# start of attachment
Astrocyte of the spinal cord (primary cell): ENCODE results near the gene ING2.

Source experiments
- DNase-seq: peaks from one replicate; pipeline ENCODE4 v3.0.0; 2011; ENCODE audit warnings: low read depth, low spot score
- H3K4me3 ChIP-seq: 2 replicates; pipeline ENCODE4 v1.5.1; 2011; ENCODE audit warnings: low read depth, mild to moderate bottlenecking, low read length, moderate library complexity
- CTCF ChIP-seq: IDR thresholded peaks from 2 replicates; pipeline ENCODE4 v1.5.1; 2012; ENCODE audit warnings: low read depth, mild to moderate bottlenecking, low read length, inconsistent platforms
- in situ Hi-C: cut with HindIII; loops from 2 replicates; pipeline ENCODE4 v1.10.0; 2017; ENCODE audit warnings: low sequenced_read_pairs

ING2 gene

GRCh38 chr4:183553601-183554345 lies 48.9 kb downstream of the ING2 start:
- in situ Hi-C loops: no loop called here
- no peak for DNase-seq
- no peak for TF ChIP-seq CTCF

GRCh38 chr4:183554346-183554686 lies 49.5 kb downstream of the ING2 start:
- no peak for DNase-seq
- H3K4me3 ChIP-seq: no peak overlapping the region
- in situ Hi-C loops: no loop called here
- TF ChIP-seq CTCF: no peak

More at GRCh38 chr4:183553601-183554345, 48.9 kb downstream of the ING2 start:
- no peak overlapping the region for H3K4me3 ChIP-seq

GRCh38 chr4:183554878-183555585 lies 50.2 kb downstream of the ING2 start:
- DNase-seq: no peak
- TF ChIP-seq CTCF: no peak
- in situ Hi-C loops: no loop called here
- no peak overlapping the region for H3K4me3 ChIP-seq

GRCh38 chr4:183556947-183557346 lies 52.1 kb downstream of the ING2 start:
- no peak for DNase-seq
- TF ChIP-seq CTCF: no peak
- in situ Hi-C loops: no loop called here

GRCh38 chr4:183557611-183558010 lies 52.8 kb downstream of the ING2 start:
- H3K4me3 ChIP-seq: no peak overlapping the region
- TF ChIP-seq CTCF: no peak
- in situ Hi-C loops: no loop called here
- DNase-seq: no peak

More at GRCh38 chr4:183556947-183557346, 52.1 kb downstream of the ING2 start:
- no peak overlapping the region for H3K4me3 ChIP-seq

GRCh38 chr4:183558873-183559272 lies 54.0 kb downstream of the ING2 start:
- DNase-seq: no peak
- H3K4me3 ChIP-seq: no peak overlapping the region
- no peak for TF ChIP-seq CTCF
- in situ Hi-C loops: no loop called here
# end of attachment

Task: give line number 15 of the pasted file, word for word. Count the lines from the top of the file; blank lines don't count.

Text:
- in situ Hi-C loops: no loop called here